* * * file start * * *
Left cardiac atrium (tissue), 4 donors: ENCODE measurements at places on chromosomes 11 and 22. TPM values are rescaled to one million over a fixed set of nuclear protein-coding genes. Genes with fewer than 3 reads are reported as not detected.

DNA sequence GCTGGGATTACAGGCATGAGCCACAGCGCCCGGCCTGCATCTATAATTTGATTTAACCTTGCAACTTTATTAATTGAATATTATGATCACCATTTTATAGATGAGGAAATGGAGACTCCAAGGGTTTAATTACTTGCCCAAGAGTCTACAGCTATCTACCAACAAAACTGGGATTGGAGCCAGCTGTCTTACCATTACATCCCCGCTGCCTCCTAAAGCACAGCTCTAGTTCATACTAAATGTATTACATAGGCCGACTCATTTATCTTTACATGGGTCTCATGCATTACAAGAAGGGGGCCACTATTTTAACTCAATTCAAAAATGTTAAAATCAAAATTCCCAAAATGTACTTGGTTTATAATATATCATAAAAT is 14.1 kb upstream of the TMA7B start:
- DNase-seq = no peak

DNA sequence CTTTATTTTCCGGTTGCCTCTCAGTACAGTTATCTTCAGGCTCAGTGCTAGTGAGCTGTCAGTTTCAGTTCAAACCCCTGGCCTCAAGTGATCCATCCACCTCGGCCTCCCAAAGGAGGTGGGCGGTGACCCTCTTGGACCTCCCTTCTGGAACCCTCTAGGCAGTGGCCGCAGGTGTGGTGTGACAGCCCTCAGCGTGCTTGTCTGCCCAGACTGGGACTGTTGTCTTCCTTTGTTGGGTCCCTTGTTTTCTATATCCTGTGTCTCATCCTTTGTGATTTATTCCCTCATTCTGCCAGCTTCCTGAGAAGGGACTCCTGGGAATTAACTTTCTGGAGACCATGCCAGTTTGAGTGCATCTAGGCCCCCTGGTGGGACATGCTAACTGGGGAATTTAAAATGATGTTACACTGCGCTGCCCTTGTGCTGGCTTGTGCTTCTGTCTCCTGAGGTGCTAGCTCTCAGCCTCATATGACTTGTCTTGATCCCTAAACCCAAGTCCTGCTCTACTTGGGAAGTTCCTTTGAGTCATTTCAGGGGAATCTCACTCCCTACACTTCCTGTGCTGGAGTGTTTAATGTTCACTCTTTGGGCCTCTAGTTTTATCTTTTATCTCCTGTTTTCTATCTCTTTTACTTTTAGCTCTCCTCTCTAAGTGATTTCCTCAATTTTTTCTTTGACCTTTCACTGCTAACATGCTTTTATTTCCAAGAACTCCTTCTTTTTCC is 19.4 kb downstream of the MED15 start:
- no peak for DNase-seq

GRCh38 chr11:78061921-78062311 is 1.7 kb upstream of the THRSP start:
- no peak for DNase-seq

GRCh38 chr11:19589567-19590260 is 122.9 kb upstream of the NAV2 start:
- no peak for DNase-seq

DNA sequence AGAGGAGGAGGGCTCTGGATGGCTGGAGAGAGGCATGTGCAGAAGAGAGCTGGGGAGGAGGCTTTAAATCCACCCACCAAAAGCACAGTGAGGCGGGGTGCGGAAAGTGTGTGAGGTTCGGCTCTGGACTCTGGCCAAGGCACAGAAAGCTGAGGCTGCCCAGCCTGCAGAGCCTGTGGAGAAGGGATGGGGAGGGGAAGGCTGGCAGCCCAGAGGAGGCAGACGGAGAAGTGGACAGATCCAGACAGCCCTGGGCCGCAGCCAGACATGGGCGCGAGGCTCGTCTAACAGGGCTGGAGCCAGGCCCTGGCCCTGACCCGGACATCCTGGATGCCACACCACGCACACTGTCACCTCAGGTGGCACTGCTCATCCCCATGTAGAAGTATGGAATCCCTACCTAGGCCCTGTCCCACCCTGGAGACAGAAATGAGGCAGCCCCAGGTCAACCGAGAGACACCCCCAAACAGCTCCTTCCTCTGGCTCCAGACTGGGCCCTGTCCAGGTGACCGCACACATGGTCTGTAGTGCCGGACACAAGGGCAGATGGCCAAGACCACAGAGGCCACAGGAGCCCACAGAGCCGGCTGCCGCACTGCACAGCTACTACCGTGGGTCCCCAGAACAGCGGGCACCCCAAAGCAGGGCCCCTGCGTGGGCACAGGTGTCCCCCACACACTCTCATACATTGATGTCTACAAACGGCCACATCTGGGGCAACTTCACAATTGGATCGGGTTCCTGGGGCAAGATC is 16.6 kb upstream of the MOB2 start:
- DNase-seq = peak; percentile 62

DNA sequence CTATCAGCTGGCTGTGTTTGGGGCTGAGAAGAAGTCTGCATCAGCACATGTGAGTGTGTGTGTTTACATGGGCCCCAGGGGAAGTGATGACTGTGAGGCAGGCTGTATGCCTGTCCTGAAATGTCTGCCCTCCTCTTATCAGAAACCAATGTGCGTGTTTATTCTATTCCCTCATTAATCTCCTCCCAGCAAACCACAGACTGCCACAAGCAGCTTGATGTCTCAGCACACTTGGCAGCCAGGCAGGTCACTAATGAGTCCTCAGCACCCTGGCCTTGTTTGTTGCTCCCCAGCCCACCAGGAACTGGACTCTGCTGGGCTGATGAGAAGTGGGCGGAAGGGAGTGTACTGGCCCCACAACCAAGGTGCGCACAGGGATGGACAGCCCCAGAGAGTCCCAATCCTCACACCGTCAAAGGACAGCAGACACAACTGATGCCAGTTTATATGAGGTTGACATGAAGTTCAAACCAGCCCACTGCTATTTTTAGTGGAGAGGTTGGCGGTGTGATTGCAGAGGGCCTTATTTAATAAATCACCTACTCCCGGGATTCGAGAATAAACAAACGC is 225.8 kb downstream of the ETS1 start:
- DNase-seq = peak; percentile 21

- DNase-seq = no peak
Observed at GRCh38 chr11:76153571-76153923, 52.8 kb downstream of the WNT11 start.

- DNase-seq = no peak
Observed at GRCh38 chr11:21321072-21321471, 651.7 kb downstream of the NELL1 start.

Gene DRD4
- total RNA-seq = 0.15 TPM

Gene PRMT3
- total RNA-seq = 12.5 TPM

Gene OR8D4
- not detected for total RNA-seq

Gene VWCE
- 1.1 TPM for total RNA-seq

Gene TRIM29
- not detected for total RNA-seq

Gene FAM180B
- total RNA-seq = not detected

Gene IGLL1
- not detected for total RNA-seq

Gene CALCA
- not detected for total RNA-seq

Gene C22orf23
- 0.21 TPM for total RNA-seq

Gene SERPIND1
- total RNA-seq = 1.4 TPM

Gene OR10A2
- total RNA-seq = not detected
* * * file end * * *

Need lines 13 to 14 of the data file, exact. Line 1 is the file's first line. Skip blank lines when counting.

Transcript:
- DNase-seq = peak; percentile 21

- DNase-seq = no peak